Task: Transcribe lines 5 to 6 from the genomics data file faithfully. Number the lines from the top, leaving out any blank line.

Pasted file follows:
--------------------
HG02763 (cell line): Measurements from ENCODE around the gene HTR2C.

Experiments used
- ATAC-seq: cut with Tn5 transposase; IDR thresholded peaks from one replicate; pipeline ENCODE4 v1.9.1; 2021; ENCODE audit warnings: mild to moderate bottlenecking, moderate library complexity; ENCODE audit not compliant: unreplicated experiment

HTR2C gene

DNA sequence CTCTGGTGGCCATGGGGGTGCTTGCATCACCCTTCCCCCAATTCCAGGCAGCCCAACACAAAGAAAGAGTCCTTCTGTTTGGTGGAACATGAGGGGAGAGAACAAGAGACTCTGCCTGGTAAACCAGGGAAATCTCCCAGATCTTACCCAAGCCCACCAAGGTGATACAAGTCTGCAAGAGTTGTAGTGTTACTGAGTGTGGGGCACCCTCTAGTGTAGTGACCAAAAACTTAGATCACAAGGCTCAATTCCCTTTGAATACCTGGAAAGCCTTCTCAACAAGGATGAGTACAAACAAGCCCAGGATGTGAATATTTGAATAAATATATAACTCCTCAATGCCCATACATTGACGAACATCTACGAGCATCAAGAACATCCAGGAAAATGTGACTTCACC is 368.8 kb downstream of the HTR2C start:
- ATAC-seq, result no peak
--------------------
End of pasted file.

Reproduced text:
DNA sequence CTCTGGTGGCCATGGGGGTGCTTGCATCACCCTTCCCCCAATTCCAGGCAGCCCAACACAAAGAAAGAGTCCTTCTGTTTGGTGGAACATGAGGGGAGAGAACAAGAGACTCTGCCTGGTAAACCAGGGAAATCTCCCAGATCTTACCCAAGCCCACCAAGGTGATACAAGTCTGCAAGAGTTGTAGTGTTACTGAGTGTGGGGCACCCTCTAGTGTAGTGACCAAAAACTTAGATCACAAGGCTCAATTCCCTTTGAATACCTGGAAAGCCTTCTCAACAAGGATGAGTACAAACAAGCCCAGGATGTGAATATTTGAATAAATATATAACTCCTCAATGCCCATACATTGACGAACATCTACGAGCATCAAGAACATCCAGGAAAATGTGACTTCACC is 368.8 kb downstream of the HTR2C start:
- ATAC-seq, result no peak